Mr. Ashby couldn’t vote, for Mr. White wouldn’t let him. Mr. White said that Mr. Ashby was not a settled inhabitant. But Mr. Ashby couldn’t stand this violation of his right to vote. He took refuge in Law, that Blind Lady who resorts to no bias, who judges and delivers justice indiscriminately. And that She did.
That subtle balance of Justice bent in Mr. Ashby’s favour this time. He was granted compensation, for his right to vote had been taken away.
This case is called Ashby v. White, which Mr. Ashby won in the House of Lords.
But have we seen this kind of awareness in our motherland, India?
Delhi saw a voter turnout of 66% this year, and that is a record turnout (2 decade record). Surprising, isn’t it? The capital city of the largest democracy in the world sees a voter turnout of 66% and it is a record of sorts?
In 2009 general elections, the voter turnout was approximately 58%. Around 6 out of every 10 people voted. While optimists would say that we should be glad that the number of people who voted are more than the number of people who didn’t. The voter turnout in 1952 was better! 61%! Shameful, to say the very least.
The Election Commission of India lays down diligently that all parties must avoid malpractices, such as bribing voters. Yet a cash-for-votes scam is not unheard of!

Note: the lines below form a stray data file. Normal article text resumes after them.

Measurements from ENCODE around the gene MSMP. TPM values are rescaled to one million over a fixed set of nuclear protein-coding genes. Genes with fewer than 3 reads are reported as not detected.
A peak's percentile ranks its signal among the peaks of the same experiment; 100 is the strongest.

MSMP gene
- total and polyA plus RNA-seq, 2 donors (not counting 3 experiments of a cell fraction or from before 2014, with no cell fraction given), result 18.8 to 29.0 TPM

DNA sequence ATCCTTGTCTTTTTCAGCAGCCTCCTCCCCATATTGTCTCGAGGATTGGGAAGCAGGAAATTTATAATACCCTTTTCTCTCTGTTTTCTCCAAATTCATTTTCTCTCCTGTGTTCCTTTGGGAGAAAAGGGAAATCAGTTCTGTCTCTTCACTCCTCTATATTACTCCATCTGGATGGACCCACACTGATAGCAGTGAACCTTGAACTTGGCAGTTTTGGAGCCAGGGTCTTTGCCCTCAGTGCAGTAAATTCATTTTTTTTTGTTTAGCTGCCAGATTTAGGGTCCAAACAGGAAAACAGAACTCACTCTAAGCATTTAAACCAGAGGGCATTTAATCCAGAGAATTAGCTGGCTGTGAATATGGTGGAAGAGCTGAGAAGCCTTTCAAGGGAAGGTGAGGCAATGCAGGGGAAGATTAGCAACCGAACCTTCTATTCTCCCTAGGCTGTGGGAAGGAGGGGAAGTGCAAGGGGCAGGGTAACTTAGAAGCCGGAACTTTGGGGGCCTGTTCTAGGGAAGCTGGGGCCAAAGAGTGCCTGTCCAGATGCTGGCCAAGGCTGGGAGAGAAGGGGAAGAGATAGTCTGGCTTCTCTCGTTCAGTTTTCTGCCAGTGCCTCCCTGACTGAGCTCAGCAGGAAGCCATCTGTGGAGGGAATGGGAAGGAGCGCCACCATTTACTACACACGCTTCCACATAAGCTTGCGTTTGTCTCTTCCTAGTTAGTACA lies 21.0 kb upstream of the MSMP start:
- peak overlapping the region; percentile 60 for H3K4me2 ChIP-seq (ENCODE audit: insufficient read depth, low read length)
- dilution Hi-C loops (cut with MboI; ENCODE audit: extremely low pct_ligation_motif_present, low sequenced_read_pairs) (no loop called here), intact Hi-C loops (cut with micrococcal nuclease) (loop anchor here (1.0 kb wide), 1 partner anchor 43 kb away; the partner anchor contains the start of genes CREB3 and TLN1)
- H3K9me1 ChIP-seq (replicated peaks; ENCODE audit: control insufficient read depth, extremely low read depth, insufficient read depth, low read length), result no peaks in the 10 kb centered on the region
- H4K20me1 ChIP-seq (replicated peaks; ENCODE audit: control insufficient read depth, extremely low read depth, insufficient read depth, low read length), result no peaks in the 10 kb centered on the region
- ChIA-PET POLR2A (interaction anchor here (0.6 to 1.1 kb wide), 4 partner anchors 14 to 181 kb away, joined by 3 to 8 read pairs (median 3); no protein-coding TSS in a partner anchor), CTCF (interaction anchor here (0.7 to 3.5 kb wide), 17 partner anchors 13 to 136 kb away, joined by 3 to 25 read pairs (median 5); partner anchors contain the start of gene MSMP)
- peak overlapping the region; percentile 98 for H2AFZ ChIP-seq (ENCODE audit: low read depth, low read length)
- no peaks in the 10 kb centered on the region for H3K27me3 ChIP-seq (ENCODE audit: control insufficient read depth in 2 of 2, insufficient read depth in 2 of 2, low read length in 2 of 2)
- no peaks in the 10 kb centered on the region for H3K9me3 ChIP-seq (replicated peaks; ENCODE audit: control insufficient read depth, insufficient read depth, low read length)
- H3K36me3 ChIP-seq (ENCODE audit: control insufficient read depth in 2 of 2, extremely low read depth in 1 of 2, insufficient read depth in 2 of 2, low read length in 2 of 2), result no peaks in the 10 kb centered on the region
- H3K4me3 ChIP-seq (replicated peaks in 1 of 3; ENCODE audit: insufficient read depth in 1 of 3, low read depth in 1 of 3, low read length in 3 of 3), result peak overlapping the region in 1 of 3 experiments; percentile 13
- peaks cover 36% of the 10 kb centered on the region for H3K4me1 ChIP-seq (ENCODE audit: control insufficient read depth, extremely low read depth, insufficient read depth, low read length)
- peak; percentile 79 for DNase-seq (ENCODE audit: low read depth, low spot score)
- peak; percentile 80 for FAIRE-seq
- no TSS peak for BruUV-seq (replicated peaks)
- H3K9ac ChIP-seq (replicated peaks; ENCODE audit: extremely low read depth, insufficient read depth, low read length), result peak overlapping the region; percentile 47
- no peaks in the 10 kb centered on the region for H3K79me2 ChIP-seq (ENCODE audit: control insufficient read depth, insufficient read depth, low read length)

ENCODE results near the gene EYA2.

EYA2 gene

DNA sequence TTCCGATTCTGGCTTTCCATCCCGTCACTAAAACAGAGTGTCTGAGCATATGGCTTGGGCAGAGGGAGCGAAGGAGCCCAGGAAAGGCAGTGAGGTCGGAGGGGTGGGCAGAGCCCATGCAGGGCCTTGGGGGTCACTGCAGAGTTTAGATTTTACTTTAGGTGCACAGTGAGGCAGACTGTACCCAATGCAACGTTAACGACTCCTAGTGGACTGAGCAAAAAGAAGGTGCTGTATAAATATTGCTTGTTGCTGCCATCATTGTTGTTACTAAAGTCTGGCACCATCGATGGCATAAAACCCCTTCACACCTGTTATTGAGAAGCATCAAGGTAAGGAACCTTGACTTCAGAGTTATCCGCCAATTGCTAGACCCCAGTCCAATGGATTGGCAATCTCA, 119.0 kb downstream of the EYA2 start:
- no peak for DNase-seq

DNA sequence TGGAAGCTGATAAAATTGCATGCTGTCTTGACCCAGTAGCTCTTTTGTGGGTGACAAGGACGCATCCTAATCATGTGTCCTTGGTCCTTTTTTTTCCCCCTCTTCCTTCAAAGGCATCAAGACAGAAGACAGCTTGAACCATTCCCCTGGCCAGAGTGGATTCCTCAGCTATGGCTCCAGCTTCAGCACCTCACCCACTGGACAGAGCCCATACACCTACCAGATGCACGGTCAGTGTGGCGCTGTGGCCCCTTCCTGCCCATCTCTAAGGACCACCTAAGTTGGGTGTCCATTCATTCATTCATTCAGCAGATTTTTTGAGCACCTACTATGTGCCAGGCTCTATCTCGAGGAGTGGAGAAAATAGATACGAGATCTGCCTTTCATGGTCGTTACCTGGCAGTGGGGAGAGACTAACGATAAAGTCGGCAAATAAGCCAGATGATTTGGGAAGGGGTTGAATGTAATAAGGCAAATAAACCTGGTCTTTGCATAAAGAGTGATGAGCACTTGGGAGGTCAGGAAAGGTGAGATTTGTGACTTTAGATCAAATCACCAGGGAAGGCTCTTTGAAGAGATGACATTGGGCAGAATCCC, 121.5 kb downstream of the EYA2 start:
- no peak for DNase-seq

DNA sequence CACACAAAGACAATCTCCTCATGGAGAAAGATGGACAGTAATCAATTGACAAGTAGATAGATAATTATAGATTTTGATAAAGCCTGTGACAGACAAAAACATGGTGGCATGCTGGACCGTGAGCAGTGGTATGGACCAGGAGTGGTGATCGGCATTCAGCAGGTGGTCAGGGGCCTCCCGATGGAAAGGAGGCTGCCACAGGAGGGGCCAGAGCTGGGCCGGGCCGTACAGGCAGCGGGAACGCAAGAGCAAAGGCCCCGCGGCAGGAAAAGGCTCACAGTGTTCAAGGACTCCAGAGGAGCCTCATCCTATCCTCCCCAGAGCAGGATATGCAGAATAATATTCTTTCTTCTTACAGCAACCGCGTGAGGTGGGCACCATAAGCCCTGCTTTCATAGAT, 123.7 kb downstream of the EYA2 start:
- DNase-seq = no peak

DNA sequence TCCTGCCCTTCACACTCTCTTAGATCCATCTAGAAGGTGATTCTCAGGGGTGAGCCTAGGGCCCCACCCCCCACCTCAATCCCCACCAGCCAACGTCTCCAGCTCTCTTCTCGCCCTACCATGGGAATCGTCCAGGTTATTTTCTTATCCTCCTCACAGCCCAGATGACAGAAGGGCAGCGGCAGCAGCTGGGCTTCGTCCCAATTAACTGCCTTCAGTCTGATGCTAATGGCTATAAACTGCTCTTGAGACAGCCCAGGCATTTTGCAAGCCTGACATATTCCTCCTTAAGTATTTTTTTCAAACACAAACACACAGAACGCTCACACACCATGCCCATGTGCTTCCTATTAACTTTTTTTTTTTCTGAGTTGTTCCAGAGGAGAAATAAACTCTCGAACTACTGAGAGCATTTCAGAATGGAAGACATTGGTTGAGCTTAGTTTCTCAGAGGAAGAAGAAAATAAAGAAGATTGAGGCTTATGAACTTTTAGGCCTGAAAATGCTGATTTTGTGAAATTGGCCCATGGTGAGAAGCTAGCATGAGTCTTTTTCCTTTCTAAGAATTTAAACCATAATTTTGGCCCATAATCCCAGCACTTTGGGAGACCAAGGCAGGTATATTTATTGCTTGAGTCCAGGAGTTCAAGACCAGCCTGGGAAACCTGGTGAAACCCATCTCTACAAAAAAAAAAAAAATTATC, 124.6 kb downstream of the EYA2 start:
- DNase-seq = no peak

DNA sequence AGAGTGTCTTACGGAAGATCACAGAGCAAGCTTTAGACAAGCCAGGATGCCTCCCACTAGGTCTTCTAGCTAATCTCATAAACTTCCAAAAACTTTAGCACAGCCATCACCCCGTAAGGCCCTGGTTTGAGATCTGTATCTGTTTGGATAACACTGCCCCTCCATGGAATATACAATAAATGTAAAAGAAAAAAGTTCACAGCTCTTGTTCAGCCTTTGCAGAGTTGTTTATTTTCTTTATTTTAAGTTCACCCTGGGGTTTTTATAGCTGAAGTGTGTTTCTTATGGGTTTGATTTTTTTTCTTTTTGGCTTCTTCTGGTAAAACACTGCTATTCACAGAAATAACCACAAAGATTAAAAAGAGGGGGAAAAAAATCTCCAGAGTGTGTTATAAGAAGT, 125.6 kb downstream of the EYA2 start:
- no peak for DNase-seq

It makes for almost a daily conversation in middle class and upper middle class urban households during dinner, of how this country has no hope, thanks to “politics”, or some variation of it, like “paaltiks”. Once the noble profession of serving the nation, today, politics has become a dirty word. But if you ask the members of these households, amidst their supposedly intellectual conversation about whether they would vote. . . it is as good as a unanimous no, for they say that their vote will not make a difference. What better way to find out than to TRY?
So again, I question the voting and political scenario in our country today. Is it going in the right direction? We can make a difference. And it starts when we vote. Shall we then, India?
About the Author
Aishwariya is an idealistic Law student from Symbiosis Law School, Pune. She believes that a difference can be made by working at the grass root level. She enjoys painting, writing and reading. Her sincerest belief is that India still has hope.